Open in App
  • U.S.
  • Election
  • Newsletter
  • AFP

    Trump cases: one down, three to go but unlikely before election

    By Olivier DOULIERYHandoutPOOLMark PetersonChris Lefkow,

    Former president Donald Trump was convicted in the New York hush money case, the only one facing him likely to come to trial before the November election /POOL/AFP

    The New York hush money case against Donald Trump was considered the weakest by many legal experts but it resulted in a stunning conviction and is likely to be the only one of the four facing the ex-president to be tried before the November election.

    Trump, 77, has been indicted in Washington and Georgia on far more serious charges -- seeking to overturn his 2020 election loss to Democrat Joe Biden.

    The Republican, who is seeking to recapture the White House in November, also faces charges in Florida for allegedly hoarding top secret documents after leaving office in January 2021 and refusing to return them.

    Rick Hasen, a law professor at the University of California, Los Angeles, said the New York case, in which Trump was convicted of falsifying business records to cover up a payment to a porn star, was "relatively minor."

    "Trump should have faced trial for trying to subvert the 2020 election," Hasen said on X, formerly Twitter. "That hasn't happened and likely won't."

    Randall Eliason, a former federal prosecutor, said the New York hush money case was a much simpler case than the others, focused on "private conduct" by Trump before he became president.

    "That allowed it to proceed more quickly because it didn't involve a lot of difficult constitutional questions," Eliason told AFP.

    The other three cases facing Trump are considerably more complicated because they involve actions taken while he was president or after leaving the White House.

    Trump had been set to go on trial in Washington on March 4 on the election subversion charges but the case has been frozen pending a Supreme Court ruling on his claim that a former president is immune from prosecution.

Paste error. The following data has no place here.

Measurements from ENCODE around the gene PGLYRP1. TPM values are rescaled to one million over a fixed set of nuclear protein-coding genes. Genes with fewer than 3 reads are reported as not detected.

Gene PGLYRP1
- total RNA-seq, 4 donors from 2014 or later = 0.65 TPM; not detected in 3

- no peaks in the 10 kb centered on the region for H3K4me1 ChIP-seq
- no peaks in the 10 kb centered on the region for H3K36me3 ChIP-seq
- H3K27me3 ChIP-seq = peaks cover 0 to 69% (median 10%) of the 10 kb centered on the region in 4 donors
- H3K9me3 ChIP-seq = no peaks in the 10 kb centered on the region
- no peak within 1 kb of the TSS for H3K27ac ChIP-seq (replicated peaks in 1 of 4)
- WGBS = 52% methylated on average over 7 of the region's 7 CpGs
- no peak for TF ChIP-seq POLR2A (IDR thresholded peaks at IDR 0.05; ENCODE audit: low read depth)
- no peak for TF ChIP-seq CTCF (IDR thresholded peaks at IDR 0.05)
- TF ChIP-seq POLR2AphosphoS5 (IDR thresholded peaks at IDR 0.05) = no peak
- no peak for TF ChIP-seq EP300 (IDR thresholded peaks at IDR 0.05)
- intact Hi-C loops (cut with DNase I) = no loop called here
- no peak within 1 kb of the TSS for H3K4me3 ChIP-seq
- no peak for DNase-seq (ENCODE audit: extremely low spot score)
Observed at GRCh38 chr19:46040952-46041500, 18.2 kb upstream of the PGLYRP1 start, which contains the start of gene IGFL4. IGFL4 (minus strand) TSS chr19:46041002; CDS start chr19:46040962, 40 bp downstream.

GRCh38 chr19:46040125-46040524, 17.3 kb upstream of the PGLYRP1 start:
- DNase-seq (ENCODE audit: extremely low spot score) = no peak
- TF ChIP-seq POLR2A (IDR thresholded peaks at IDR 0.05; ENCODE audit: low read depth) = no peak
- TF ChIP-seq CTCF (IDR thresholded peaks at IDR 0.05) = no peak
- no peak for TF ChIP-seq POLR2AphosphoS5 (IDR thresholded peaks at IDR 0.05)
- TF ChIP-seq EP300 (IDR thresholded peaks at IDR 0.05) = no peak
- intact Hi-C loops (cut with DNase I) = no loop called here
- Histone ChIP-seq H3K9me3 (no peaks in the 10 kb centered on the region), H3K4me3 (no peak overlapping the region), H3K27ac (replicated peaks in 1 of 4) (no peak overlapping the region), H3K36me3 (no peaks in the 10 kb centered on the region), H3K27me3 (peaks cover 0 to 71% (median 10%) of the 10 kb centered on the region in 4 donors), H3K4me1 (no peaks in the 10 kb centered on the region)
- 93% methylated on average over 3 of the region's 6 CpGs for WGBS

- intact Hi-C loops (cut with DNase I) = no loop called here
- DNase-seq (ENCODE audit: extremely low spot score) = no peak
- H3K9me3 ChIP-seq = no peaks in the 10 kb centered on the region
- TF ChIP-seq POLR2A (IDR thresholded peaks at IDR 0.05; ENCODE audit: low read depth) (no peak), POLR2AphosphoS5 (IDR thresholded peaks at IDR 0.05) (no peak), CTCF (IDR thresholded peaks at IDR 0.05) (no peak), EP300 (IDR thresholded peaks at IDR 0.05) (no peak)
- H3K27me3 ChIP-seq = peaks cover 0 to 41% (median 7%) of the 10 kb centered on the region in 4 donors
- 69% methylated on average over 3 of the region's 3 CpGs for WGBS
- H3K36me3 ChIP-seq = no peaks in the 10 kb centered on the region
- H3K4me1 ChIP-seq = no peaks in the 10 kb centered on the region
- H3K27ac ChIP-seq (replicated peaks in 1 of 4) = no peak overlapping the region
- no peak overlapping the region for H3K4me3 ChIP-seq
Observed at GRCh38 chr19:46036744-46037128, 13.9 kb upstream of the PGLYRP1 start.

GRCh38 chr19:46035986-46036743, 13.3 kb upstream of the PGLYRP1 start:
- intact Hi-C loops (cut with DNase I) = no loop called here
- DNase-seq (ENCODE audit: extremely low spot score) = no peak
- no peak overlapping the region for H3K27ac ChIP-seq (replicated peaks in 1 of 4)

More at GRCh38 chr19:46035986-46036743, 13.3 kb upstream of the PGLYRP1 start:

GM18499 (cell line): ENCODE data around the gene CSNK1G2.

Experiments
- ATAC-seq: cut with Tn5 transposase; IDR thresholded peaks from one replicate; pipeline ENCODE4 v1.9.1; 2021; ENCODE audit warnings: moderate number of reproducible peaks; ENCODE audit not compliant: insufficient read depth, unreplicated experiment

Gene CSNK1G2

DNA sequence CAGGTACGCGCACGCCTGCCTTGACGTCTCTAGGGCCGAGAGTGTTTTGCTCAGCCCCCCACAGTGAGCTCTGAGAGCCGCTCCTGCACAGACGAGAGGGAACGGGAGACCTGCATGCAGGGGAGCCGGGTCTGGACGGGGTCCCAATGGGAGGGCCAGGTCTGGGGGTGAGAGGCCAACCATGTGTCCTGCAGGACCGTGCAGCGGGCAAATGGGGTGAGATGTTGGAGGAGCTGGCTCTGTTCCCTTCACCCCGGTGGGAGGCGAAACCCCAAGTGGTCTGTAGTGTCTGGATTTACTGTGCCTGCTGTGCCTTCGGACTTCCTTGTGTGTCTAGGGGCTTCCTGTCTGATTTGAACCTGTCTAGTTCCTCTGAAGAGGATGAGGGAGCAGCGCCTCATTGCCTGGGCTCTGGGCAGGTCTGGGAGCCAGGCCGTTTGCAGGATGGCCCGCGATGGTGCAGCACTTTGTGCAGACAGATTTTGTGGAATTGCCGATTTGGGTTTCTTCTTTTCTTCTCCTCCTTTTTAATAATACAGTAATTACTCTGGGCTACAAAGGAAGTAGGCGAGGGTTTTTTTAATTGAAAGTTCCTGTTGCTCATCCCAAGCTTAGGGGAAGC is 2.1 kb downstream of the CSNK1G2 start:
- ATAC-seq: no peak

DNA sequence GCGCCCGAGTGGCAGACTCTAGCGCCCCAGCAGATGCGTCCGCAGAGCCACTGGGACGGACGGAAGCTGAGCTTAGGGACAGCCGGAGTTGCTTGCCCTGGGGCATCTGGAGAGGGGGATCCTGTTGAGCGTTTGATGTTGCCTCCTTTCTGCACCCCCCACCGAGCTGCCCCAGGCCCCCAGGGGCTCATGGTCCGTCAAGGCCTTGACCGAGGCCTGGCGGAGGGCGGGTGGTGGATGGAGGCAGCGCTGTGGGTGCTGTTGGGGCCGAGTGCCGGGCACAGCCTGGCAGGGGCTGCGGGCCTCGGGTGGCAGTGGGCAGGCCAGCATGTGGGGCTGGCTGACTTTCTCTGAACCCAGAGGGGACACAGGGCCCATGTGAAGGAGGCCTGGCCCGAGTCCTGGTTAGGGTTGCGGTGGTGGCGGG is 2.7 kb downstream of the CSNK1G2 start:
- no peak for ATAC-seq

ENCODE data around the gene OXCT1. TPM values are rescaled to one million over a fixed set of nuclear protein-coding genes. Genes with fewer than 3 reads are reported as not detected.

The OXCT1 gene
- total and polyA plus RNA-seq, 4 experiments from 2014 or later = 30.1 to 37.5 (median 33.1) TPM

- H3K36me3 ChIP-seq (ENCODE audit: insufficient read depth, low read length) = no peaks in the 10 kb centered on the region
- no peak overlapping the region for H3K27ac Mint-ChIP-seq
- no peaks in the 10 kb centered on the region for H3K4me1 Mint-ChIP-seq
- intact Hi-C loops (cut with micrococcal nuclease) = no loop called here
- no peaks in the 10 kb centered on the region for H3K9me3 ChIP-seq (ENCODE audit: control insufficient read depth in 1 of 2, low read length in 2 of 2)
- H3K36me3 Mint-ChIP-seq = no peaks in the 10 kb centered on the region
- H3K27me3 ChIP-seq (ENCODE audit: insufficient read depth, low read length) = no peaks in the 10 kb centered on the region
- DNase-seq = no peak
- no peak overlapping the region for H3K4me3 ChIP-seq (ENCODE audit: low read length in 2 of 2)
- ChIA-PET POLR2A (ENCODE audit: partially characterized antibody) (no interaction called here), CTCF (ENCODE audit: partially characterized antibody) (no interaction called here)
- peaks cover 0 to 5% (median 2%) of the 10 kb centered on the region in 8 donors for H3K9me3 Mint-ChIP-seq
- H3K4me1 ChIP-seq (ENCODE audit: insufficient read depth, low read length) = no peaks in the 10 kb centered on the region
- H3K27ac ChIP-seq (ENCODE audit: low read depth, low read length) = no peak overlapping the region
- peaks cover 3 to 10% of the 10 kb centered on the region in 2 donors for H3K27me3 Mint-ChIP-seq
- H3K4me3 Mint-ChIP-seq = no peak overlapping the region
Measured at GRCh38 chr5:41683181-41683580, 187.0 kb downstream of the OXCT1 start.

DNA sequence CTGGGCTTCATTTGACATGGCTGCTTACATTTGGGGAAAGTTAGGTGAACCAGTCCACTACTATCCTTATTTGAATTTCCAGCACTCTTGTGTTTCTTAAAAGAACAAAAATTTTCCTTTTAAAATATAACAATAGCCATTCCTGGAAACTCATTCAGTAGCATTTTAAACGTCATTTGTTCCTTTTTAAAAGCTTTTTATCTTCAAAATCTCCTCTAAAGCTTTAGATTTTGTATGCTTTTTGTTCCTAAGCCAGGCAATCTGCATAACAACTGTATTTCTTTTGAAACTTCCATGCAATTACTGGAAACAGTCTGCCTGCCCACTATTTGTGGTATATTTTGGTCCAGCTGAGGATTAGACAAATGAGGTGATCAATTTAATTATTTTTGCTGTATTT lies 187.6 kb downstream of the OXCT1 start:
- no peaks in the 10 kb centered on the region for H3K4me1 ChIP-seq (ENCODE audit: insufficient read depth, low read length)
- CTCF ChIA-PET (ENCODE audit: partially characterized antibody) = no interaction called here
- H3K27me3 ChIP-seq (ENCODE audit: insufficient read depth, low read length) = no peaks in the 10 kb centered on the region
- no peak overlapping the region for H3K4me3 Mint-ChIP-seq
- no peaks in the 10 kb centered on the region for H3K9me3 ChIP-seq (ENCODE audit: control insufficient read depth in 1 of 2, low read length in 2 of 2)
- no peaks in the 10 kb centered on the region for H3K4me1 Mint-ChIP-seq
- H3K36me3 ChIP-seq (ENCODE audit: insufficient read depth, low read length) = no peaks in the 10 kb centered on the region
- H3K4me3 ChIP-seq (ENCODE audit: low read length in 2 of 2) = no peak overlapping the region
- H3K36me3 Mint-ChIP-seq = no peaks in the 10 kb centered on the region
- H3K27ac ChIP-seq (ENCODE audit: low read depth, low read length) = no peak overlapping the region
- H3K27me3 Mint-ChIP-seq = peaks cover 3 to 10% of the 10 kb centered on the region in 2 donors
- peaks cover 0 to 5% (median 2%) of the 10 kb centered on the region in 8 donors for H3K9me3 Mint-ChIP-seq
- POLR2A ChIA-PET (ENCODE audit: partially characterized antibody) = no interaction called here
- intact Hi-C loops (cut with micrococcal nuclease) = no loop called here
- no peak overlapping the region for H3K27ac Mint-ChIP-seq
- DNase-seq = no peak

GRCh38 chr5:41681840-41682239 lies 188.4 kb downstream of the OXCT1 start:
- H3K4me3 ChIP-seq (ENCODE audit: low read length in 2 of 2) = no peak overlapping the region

Federal prosecutors have obtained convictions or guilty pleas from hundreds of Trump supporters for participating in the January 6, 2021, riot at the US Capitol /AFP

    The conservative-dominated Supreme Court heard arguments on the immunity question at the end of April.

    A ruling is expected by the end of June but it is unlikely a trial can take place before November, when Trump is expected to take on Biden in a rematch of their 2020 contest.

    Trump is charged in Washington with conspiracy to defraud the United States, obstructing the January 6, 2021 joint session of Congress held to certify Biden's victory and conspiring to deny Americans the right to vote.

    - 'Massive case' -

    The other election interference case -- in Georgia -- has been bogged down in appeals and a bid by Trump and his co-defendants to disqualify district attorney Fani Willis following revelations she had a romantic relationship with the man she hired as a special prosecutor.
    Fulton County District Attorney Fani Willis /GETTY IMAGES/Getty Images via AFP

    Evidence in the Georgia case includes a taped phone call in which Trump asked a top state election official to "find" enough votes to reverse the result.

    Eighteen co-defendants were indicted along with Trump on racketeering and other charges, including his former personal lawyer Rudy Giuliani and White House chief of staff Mark Meadows.

    "It's just a massive case," Eliason said. "It's going to take a long time."

    In Florida, Trump is accused of endangering national security by holding onto secret nuclear and defense documents after leaving the White House.

    Trump allegedly kept the files -- which included records from the Pentagon and CIA -- unsecured at his Mar-a-Lago home in Florida and thwarted efforts to retrieve them.
    A photo attached to one of the indictments of Donald Trump shows stacks of boxes -- allegedly containing classified material -- in a bathroom at his Mar-a-Lago home in Florida /US DEPARTMENT OF JUSTICE/AFP

    The case had been scheduled to go on trial on May 20 but has been postponed indefinitely by District Judge Aileen Cannon, a Trump appointee.

    Trump's lawyers have sought repeatedly to delay his various court cases until after the November vote, when he could potentially have the federal charges against him dropped if he wins.

    He would not be able to pardon himself in the New York case, however, as it was brought not by the federal government but by the state and only the governor could clear his name.

    Expand All
    Comments / 0
    Add a Comment
    Local New York State newsLocal New York State
    Most Popular newsMost Popular

    Comments / 0